History: How two merry spots on the map of Dagenham got their names

The site of the Old Merry Fiddlers pub is now a petrol station. Picture: Google

The site of the Old Merry Fiddlers pub is now a petrol station. Picture: Google - Credit: Archant

Historian Prof Ged Martin takes a light-hearted look at two Dagenham place names

Merrielands Crescent is now a retail park. Picture; Google

Merrielands Crescent is now a retail park. Picture; Google - Credit: Archant

There’s not much to be cheerful about right now while we’re all locked down to fight the virus. But maybe it’s a good moment to cheer ourselves up by taking a look at two merry spots on the map of Dagenham.

The Merry Fiddlers originated as a beerhouse at Becontree Heath. In the hospitality trade, hotels were Premier League, inns were Championship, pubs were League One and beerhouses just about made League Two.

Generally, they weren’t even allowed to have a fancy sign.

Miller Christy, an Essex anorak, was rare in mentioning the Becontree Heath beerhouse by name in his book on county pub signs in 1887. It had probably been going since about 1850.

The sign may owe its origins to a nursery rhyme about Old King Cole, who was a merry old soul, and employed fiddlers three.

When the Becontree estate was built in the 1920s, there was an urgent need for big, bold boozers.

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The Merry Fiddlers was rebuilt on its site near the corner of Wood Lane.

It was a popular, no-nonsense pub, with discos and even cabarets. At busy times it employed doormen – that’s the professional term for bouncers.

Alas, the Merry Fiddlers fell foul of changing times. In 1992, it was replaced by a supermarket and petrol station.

But the memory hung on. Traffic emerged from Whalebone Lane via a roundabout, and roundabouts need names. Before long, the roundabout too was swept away, replaced by traffic lights.

A makeover highways project in 2013 called it the Merry Fiddlers junction, but I expect the name will gradually be forgotten.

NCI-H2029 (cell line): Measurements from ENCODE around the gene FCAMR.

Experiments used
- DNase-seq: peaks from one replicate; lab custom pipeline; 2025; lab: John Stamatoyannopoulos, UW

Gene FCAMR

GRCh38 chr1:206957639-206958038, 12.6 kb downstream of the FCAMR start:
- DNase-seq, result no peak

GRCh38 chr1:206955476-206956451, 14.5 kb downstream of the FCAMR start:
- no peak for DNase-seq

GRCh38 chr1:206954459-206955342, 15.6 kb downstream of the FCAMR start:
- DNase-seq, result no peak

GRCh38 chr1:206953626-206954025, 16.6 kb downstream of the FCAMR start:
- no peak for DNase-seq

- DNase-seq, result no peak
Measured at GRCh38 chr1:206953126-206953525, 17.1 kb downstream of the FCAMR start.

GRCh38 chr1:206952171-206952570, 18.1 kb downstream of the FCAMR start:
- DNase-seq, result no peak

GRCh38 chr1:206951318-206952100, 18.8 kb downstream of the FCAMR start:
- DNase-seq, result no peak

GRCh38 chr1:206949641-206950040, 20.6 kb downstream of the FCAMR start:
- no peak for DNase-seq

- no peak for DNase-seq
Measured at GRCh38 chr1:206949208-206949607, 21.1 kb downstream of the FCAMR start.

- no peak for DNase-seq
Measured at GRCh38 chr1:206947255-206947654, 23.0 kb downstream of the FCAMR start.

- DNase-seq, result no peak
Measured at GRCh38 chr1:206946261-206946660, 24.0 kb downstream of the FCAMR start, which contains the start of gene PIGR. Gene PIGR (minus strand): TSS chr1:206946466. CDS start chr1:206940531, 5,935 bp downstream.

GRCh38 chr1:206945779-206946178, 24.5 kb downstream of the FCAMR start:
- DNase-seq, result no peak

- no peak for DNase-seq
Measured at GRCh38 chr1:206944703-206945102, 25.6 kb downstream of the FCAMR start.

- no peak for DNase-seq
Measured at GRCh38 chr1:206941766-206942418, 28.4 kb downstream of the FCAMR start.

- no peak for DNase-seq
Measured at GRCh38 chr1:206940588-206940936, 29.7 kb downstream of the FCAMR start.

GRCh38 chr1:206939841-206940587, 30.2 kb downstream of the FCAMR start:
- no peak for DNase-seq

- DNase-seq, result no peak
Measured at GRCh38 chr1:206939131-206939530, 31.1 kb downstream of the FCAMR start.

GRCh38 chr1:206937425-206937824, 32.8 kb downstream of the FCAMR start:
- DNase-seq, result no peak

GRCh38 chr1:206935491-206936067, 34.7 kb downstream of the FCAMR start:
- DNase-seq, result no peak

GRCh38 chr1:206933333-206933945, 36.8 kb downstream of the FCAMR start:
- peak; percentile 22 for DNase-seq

Across Dagenham, off the A1306 Ripple Road, is Merrielands Retail Park. It’s a curious name, with an ever stranger story.

In the Middle Ages, a manor house called Cockermouth stood nearby. It’s thought to have taken its name from John of Cockermouth, a medieval landowner who must have come from Cockermouth in Cumberland.

A tax return from 1321 shows that he was by far the richest man in Dagenham.

In the 1820s, the farm became the property of a loadsamoney banker called Rowland Stephenson, who owned a mansion at Romford where he lived a flamboyant lifestyle. (He may have been the area’s first commuter, since he is said to have ridden his horse to London every day.)

Stephenson’s glitzy lifestyle was too good to be true. In 1828, his business collapsed like a popped bubble, and he controversially decamped to the United States, using clever lawyers to avoid being dragged back to face prosecution in Britain.

A lot of traders around Dagenham and Romford lost a lot of money in that disaster, for Stephenson didn’t bother to pay his bills before he hopped it.

As a sour joke, Cockermouth was renamed America Farm, although this may also have been a sarcastic allusion to its remoteness, in those days on the edge of the Thames marshes.

In due course, it was purchased by local industrialist W. Varco Williams, who had developed Dagenham Dock on the Thames.

Sometime between 1887 and 1896, he “gave it the more jocund designation, ‘Merrielands’.” It’s a strange name for a retail park.

The Merry Fiddlers will never open its doors again, but let’s hope that the units of Merrielands, and all the shops and pubs of Dagenham and Barking, will get back to normal when we’ve beaten this menace.